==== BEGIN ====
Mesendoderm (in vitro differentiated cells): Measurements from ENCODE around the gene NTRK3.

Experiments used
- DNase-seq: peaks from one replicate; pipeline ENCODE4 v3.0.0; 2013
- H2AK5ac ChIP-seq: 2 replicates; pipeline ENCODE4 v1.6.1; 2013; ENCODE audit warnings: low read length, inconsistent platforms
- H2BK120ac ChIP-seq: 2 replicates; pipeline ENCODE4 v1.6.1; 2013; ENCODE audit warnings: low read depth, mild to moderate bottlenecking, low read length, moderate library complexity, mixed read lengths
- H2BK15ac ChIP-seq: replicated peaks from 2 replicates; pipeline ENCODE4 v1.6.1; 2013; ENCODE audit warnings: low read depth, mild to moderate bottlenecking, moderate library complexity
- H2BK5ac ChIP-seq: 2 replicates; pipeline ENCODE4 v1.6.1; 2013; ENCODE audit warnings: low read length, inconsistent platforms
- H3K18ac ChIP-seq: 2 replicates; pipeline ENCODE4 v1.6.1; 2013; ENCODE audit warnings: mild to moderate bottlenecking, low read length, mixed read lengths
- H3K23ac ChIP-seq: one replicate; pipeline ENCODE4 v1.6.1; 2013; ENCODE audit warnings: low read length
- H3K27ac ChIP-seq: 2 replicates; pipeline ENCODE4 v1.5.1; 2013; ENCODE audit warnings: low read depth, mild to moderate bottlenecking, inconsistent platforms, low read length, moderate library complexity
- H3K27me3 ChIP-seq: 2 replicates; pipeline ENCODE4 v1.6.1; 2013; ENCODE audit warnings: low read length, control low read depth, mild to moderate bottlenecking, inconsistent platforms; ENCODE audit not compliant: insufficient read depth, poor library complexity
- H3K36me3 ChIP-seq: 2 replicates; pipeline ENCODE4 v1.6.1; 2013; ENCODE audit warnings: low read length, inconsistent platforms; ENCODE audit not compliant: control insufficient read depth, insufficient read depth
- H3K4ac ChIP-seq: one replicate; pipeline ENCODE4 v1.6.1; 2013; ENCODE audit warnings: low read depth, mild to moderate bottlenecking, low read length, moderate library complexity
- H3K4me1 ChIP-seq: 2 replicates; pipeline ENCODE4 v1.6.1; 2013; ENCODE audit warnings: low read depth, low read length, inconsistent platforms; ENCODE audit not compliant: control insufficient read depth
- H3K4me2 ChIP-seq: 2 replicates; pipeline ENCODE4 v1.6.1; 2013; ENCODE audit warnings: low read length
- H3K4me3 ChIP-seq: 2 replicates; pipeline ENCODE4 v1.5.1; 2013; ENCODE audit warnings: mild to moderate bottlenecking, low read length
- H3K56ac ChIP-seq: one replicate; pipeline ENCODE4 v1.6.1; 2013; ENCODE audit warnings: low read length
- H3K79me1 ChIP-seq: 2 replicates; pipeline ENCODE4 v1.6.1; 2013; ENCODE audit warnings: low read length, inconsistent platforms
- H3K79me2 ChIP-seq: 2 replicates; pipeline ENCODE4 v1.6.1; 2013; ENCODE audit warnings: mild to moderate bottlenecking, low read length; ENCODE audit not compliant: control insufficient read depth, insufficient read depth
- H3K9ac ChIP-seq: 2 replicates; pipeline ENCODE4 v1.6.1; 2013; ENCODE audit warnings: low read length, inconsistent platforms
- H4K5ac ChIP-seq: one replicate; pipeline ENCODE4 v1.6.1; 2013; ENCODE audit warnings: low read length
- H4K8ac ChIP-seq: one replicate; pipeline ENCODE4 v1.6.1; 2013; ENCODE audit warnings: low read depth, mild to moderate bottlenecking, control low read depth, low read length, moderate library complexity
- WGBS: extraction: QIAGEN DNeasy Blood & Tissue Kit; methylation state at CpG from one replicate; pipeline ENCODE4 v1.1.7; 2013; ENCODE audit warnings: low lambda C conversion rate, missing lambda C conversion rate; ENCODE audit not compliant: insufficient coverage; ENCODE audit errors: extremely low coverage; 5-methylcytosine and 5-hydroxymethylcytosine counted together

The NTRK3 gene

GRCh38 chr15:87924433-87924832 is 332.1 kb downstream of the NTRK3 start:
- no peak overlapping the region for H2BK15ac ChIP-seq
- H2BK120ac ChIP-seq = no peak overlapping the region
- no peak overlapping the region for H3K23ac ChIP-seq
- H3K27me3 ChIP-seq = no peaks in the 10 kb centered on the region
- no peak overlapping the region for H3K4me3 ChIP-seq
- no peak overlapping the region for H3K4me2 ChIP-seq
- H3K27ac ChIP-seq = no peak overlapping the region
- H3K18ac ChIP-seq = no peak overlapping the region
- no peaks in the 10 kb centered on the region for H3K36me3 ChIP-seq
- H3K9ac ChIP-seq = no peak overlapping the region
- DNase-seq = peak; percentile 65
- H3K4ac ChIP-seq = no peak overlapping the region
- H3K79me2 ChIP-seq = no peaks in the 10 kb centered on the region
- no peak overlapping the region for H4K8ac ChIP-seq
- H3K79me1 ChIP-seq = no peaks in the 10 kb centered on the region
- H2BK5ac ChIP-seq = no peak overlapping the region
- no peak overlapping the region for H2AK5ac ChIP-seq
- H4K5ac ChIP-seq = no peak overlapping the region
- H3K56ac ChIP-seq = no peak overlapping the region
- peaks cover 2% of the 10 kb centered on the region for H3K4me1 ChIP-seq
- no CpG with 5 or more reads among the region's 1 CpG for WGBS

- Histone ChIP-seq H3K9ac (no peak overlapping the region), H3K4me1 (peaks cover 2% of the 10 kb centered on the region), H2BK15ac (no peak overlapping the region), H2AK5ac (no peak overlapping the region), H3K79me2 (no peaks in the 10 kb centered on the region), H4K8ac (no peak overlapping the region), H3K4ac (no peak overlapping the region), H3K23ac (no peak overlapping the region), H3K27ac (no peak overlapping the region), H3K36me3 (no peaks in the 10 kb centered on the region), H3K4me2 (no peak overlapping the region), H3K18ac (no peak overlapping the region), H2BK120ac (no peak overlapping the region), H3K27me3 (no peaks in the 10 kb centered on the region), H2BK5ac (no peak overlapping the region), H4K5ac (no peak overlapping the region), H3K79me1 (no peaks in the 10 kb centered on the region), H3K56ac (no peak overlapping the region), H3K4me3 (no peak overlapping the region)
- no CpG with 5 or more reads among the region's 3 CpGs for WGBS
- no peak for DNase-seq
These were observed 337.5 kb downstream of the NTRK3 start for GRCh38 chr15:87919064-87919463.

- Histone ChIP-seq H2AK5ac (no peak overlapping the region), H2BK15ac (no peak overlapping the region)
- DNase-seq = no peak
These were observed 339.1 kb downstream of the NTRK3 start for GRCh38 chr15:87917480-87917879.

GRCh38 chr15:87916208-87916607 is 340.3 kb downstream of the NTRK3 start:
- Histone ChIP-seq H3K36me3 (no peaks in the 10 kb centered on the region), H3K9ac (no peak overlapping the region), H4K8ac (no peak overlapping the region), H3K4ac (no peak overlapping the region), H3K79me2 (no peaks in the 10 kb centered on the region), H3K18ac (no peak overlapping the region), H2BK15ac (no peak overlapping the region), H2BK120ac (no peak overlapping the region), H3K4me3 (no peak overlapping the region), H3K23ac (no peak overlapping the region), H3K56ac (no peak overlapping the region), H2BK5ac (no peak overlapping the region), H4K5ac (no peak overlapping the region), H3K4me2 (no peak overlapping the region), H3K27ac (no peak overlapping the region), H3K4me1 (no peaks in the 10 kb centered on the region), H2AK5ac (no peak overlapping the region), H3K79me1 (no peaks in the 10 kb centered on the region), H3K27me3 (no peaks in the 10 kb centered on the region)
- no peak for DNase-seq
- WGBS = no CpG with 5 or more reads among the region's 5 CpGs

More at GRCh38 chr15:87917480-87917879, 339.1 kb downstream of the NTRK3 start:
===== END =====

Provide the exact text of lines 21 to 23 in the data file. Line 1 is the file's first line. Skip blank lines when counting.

- H4K5ac ChIP-seq: one replicate; pipeline ENCODE4 v1.6.1; 2013; ENCODE audit warnings: low read length
- H4K8ac ChIP-seq: one replicate; pipeline ENCODE4 v1.6.1; 2013; ENCODE audit warnings: low read depth, mild to moderate bottlenecking, control low read depth, low read length, moderate library complexity
- WGBS: extraction: QIAGEN DNeasy Blood & Tissue Kit; methylation state at CpG from one replicate; pipeline ENCODE4 v1.1.7; 2013; ENCODE audit warnings: low lambda C conversion rate, missing lambda C conversion rate; ENCODE audit not compliant: insufficient coverage; ENCODE audit errors: extremely low coverage; 5-methylcytosine and 5-hydroxymethylcytosine counted together